I have seen an interesting issue surface recently, one that many other corporations are probably facing: the dividing forces of security and auditing. It could be argued that auditing practices should strengthen security, however this may depend on the situation. Let's take database access control as an example.
In a typical two-tier application, connections established to a database server are performed using a shared account. Usually, shared accounts are considered less secured than network accounts due to the lack of strong authentication offered by network services like Kerberos. Also, database accounts are considered an issue with database auditing since these are shared accounts: who really accessed my data?
So at first sight it might appear that database accounts are neither good for auditing nor for security.
However, let's consider these additional factors:
- shared accounts used for application connections are usually kept secret; users do not know the user id/password of the database connection, and as a result can only see or act against the data through the application layer
- when using network accounts (SSPI) to establish a database connection, a password is usually not required at the time of the database connection; the connection is granted automatically if the user is granted access; that's a benefit of Single Sign-On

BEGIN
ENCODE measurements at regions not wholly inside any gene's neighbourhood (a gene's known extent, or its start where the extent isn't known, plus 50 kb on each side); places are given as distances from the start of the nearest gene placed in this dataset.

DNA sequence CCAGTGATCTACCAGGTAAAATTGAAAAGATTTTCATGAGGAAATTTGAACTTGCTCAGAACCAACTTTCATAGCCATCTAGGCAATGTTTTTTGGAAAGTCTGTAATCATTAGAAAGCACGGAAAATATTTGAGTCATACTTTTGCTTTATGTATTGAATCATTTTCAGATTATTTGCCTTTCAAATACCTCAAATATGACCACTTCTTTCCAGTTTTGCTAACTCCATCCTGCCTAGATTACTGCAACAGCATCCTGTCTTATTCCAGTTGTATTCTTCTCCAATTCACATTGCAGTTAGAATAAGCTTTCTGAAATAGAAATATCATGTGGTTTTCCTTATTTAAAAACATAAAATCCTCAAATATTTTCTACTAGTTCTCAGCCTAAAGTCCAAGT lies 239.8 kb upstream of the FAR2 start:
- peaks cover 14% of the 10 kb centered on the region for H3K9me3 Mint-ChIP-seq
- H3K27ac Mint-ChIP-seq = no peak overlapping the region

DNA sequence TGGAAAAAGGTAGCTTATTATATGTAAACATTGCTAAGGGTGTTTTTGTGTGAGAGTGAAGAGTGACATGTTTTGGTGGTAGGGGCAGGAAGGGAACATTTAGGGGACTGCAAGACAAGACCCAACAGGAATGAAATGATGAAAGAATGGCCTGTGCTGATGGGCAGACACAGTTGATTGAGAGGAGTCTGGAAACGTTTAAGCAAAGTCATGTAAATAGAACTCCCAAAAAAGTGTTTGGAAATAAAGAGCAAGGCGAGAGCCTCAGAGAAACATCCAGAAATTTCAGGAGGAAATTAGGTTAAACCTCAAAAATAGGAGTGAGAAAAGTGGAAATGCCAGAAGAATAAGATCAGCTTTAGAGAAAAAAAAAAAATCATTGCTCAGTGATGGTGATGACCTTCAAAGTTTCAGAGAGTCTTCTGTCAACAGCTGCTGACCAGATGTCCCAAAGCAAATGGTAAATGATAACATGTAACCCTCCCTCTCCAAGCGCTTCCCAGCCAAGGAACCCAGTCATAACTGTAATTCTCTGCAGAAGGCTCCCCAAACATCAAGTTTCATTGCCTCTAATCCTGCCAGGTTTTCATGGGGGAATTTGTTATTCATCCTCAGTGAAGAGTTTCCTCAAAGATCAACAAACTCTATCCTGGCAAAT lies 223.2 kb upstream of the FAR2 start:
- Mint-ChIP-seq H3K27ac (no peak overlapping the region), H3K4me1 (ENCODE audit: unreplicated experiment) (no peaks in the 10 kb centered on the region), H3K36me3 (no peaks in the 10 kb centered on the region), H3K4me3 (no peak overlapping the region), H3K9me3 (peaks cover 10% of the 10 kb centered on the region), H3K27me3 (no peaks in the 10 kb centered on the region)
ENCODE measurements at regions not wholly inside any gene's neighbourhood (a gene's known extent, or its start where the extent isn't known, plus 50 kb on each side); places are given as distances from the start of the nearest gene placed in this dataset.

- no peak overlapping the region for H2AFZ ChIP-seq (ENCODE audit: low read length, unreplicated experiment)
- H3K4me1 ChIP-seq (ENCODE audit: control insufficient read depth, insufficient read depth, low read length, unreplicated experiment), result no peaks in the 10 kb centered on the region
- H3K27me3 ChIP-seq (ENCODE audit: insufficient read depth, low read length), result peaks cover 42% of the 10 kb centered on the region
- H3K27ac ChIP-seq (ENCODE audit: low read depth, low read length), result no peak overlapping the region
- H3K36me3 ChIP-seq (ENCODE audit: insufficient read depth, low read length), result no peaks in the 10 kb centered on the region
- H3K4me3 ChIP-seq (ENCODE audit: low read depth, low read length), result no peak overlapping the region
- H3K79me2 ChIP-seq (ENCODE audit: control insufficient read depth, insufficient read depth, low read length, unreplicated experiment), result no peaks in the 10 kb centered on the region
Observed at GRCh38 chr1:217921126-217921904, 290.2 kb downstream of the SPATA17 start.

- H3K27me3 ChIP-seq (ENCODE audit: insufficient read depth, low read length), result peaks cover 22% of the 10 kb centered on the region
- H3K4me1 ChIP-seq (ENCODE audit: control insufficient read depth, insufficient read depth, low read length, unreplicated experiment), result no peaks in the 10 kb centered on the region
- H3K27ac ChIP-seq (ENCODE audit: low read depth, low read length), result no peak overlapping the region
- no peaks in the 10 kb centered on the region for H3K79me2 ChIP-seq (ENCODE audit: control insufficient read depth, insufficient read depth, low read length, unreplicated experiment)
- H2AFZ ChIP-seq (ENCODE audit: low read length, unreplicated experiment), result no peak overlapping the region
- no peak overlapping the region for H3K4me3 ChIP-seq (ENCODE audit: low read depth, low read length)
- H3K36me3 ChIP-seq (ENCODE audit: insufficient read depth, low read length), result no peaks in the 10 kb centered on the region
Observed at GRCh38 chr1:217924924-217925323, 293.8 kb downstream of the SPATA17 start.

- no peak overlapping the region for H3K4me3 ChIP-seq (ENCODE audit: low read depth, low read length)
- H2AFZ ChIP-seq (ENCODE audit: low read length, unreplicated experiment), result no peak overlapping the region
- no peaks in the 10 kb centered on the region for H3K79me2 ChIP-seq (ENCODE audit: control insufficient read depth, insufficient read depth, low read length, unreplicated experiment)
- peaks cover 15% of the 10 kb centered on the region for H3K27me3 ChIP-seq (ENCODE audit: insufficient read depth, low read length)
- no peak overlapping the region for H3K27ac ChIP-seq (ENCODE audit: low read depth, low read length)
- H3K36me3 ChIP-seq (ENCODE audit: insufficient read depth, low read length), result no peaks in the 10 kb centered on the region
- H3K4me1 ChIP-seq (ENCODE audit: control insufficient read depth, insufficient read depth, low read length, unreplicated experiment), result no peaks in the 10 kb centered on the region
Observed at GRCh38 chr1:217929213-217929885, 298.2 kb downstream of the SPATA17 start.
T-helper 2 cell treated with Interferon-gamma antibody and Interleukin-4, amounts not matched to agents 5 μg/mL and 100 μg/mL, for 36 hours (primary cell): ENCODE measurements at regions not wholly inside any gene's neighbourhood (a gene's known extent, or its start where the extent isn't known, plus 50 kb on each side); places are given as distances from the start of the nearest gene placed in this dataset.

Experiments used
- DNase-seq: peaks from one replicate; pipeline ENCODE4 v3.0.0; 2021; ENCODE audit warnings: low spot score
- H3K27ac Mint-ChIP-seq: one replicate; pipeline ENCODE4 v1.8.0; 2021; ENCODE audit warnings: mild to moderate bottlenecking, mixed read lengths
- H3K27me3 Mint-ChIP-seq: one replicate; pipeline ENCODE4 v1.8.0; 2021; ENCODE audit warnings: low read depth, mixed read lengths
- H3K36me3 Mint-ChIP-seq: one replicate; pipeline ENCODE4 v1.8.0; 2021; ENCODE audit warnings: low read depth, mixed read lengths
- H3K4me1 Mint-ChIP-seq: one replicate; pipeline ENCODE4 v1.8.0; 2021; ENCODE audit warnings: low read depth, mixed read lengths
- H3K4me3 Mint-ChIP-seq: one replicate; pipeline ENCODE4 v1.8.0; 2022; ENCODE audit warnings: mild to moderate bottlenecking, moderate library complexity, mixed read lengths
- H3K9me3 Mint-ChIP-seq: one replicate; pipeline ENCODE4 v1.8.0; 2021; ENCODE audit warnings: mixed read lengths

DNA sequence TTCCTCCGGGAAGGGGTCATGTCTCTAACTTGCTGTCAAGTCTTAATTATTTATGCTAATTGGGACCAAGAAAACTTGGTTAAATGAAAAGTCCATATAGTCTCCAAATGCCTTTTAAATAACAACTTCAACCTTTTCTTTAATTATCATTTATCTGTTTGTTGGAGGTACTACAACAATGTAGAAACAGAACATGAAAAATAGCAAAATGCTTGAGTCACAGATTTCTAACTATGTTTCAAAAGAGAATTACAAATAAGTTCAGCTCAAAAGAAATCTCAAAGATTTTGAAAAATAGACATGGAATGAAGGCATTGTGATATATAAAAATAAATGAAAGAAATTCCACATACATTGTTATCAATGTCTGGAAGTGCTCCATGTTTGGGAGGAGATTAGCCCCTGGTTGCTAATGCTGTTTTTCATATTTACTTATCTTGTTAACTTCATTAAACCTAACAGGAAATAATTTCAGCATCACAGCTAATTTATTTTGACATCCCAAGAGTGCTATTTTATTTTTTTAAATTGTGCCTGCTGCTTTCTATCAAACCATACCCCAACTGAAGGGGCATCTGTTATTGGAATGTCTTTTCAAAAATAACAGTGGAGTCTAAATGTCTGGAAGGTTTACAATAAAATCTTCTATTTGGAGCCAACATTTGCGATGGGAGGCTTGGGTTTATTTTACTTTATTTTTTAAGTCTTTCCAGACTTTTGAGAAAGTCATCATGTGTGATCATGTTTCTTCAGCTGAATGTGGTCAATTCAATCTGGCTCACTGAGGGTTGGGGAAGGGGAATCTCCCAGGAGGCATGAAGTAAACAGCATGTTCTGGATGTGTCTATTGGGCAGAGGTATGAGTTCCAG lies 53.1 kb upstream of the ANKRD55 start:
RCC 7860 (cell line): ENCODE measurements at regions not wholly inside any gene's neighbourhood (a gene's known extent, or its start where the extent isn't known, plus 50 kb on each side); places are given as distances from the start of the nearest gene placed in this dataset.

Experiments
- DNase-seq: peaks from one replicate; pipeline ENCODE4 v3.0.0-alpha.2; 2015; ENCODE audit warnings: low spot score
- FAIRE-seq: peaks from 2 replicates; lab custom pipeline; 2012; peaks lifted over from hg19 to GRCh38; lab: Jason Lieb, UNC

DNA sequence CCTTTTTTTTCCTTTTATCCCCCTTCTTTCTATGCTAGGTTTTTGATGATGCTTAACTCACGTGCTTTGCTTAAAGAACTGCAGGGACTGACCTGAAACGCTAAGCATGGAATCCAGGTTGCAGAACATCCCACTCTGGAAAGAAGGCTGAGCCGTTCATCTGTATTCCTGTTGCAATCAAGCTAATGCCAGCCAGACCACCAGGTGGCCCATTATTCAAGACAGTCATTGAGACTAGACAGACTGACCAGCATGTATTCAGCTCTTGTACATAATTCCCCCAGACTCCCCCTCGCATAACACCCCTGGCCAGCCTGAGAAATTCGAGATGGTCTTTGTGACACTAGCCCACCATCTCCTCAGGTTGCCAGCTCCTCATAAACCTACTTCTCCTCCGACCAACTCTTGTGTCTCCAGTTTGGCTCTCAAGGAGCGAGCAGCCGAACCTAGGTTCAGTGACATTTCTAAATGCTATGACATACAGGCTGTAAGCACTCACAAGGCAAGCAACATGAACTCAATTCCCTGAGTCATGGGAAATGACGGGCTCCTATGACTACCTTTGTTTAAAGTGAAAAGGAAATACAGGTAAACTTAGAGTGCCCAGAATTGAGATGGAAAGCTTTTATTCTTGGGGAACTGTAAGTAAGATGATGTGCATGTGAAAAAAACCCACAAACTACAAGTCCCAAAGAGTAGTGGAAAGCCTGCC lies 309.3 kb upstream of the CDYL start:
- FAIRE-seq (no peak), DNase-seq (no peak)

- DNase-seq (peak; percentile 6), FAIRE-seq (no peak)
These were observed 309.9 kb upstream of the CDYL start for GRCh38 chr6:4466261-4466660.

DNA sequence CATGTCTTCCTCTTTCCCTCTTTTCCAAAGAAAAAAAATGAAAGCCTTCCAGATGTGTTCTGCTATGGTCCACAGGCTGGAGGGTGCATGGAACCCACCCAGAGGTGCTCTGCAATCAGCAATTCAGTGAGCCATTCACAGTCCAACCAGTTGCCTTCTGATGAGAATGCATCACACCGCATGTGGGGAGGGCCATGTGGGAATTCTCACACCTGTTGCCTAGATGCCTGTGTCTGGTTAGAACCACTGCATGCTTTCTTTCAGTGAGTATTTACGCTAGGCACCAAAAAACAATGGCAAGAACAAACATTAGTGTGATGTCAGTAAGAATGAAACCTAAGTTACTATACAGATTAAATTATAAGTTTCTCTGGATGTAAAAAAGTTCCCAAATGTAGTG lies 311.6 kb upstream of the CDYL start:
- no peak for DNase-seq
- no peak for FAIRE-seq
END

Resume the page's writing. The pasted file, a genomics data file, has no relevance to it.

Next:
- database servers do not differentiate connections coming from users or from applications; the connection is granted if it is authorized
- in many configuration settings, the accounts used through an application need to have complete access to the database so the application can perform its normal CRUD operations, while the application controls what users can do depending on application-layer access control rules
With those additional factors, we can see that configuring two-tier applications with SSPI can open significant security challenges. While corporations gain in auditing by knowing who is actually accessing which data, users can now technically connect directly to the database server without using the application, bypassing application layer security. This can create a significant security challenge and may leave databases open for attacks or unintentional data loss.
Can anything be done? With SQL Server 2005 SP2 and higher, administrators can start enforcing connection rules through the use of Logon Triggers. These triggers allow more control over the connection when it is taking place, such as verifying that the connection is indeed established from the application, instead of Excel for example. Also, database firewalls can be useful in limiting the use of database or network accounts, such as the one that my company creates.
This is an interesting topic and one that can be a real challenge for certain organizations. It appears finding the right balance between security and auditing may not be as straight forward as it seems. At least not in this case.